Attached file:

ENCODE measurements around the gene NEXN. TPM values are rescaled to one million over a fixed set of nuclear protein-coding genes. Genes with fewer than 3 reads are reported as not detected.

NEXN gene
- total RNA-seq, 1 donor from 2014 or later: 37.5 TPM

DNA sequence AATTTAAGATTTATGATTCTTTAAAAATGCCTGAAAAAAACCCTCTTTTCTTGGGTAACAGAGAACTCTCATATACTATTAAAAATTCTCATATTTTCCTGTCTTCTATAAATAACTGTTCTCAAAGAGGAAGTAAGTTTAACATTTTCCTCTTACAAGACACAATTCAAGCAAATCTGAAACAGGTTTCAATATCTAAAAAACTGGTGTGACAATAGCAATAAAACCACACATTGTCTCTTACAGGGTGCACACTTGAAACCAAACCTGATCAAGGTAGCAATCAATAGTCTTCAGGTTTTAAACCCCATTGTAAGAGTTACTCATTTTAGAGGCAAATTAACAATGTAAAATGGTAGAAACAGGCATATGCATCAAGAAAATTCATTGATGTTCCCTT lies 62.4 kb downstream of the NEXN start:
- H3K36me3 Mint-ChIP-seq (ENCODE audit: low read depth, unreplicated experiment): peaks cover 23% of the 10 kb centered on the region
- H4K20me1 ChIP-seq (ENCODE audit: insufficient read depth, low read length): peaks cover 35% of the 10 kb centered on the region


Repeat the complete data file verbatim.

ENCODE measurements around the gene NEXN. TPM values are rescaled to one million over a fixed set of nuclear protein-coding genes. Genes with fewer than 3 reads are reported as not detected.

NEXN gene
- total RNA-seq, 1 donor from 2014 or later: 37.5 TPM

DNA sequence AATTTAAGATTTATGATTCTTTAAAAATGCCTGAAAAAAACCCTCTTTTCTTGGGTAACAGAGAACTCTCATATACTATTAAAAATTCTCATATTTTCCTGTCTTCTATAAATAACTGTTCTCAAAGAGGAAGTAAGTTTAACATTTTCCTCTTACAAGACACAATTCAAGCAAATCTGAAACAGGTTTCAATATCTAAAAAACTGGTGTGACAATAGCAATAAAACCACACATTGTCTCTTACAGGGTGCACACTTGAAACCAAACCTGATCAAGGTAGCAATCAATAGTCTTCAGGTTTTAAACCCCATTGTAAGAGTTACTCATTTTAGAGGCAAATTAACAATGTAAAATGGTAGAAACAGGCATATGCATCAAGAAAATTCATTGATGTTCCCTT lies 62.4 kb downstream of the NEXN start:
- H3K36me3 Mint-ChIP-seq (ENCODE audit: low read depth, unreplicated experiment): peaks cover 23% of the 10 kb centered on the region
- H4K20me1 ChIP-seq (ENCODE audit: insufficient read depth, low read length): peaks cover 35% of the 10 kb centered on the region